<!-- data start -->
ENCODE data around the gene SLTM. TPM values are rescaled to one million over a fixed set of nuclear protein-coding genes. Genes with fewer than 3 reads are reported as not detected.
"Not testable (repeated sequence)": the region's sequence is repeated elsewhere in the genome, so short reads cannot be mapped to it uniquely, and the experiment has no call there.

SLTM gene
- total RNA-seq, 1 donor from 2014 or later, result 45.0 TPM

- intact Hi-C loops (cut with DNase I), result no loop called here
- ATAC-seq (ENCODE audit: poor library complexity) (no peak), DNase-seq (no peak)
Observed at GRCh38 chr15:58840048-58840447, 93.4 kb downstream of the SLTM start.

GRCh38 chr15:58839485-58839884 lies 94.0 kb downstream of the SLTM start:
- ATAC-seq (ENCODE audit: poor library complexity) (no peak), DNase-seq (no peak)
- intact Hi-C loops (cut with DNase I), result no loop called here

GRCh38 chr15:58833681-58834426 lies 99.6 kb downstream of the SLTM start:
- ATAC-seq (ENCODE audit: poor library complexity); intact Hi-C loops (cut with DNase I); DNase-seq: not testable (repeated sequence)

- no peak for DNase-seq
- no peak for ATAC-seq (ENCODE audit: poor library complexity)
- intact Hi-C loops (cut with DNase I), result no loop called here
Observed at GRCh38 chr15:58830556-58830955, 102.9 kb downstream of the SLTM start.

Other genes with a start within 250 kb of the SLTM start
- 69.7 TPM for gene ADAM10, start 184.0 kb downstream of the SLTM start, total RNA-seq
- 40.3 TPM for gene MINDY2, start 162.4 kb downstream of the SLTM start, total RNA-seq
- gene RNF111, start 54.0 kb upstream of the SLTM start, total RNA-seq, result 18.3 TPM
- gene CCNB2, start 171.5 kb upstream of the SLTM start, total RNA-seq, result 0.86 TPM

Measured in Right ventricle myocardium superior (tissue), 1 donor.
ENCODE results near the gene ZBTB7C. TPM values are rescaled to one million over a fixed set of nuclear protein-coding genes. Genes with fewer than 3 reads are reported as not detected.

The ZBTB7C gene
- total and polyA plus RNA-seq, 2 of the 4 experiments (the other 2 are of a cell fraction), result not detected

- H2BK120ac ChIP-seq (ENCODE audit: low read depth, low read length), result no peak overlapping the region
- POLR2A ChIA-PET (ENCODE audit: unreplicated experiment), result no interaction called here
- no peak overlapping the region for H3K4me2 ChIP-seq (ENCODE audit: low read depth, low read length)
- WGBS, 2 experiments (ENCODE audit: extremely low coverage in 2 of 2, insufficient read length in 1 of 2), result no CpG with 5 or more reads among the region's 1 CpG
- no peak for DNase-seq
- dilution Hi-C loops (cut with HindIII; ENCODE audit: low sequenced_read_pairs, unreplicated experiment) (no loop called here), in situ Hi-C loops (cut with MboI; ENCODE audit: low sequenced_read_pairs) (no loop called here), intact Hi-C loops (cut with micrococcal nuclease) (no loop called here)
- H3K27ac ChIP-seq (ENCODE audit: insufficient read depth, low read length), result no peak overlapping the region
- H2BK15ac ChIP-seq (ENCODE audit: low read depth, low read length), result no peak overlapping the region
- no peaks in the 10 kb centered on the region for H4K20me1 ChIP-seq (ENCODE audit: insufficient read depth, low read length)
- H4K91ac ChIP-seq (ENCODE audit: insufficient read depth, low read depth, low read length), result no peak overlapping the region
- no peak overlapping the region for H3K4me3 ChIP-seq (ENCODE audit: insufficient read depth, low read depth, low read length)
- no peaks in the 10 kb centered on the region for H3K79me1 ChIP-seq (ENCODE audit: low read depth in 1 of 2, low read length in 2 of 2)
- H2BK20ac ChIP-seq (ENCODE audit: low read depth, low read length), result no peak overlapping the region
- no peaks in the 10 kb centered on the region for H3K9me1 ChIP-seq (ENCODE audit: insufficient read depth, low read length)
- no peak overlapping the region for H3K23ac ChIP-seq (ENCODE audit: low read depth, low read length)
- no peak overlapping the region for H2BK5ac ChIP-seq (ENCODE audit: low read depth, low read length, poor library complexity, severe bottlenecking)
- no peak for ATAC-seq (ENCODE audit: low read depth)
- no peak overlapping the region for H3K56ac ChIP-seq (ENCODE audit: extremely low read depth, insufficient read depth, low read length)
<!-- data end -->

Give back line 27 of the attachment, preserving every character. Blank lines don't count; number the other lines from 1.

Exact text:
- POLR2A ChIA-PET (ENCODE audit: unreplicated experiment), result no interaction called here